Transit Station and Stop Design and Travel Time Perceptions

Principal Investigator:

Yingling Fan, Assistant Professor, Humphrey School of Public Affairs

Co-Investigator

Project Summary:

The waiting and transferring inherent in transit travel have significant impacts on mode choice and can be significant obstacles to encouraging mode shifts from automobile to transit. In part, these impacts are a function of time--time avoided by motorists. Much research indicates, however, that the mode choice impacts of waiting and transferring cannot be fully explained by the actual time they consume. Numerous studies have found that riders perceive out-of-vehicle time (walking, waiting, transferring) as "longer" than in-vehicle time. Transfers can have an especially significant impact on travel time perceptions because they add uncertainty to a transit trip. High-amenity stations, transit centers served by multiple routes, and multimodal hubs are becoming increasingly popular strategies for mitigating transit users' aversion to waiting and transferring. Little research exists, however, on what aspects of stations and stops are effective in making transit trip times seem shorter to users. To address this knowledge gap, this research is conducting a passenger survey at different types of transit stops and stations to investigate how station characteristics may shape transit users' perceptions of waiting and transferring time. Data will be collected under varying weather conditions and at varying times of day. The survey data will then be analyzed to identify station features associated with perceptions of shorter travel times. The findings are expected to help with development of new and innovative amenity mixes for transit stations and stops in the Twin Cities region that attract increased ridership.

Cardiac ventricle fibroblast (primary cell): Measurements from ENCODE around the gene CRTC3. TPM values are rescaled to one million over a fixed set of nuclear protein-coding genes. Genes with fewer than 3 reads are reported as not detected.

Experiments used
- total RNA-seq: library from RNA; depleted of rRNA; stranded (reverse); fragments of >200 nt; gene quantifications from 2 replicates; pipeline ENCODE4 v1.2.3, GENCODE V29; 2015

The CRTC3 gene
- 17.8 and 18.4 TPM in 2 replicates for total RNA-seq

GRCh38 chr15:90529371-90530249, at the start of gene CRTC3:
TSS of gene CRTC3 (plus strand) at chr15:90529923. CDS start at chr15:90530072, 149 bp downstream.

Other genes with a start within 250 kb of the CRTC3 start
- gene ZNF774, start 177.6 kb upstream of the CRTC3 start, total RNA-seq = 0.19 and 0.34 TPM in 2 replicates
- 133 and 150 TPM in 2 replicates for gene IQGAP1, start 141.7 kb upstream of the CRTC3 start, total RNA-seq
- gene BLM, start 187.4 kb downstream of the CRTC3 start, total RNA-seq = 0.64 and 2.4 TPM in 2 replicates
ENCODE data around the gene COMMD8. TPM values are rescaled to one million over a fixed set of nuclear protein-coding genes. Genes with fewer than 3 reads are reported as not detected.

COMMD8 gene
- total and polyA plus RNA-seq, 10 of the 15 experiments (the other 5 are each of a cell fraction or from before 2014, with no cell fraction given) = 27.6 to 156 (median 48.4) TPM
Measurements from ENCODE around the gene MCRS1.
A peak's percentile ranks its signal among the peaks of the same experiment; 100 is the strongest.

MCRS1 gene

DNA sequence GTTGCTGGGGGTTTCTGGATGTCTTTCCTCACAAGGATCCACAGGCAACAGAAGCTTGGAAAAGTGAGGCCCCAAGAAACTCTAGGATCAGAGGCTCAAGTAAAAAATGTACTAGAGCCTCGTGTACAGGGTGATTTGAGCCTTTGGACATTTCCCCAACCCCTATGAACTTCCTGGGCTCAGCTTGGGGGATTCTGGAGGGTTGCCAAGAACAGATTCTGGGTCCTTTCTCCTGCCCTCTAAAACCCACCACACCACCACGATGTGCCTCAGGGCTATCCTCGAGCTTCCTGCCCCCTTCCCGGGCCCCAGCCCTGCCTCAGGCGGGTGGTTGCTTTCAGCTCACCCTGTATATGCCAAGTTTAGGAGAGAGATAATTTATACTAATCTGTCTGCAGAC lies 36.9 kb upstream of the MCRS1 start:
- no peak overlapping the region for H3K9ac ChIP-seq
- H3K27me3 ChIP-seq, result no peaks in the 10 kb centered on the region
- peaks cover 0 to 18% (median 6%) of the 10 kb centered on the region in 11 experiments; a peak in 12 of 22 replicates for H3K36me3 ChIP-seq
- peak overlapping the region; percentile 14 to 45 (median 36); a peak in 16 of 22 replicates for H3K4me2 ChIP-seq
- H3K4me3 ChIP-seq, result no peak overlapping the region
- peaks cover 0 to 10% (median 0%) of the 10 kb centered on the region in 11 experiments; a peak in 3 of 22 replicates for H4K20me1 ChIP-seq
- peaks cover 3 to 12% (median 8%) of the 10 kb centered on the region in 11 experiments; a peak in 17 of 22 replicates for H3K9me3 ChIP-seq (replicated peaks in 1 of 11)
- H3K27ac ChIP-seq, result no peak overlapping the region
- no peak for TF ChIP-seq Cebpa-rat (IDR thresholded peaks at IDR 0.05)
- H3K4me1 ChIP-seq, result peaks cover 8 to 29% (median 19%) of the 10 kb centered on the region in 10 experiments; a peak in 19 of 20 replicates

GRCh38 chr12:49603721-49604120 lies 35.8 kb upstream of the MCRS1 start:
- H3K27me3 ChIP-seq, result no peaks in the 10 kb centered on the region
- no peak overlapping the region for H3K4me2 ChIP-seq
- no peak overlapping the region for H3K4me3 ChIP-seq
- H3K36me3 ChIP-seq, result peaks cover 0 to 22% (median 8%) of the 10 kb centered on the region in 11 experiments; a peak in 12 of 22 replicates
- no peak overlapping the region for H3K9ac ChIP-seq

Sponsors:

Project Details:

  • Start date: 11/2012
  • Project Status: Completed
  • Research Area: Planning and Economy
  • Topics: Transit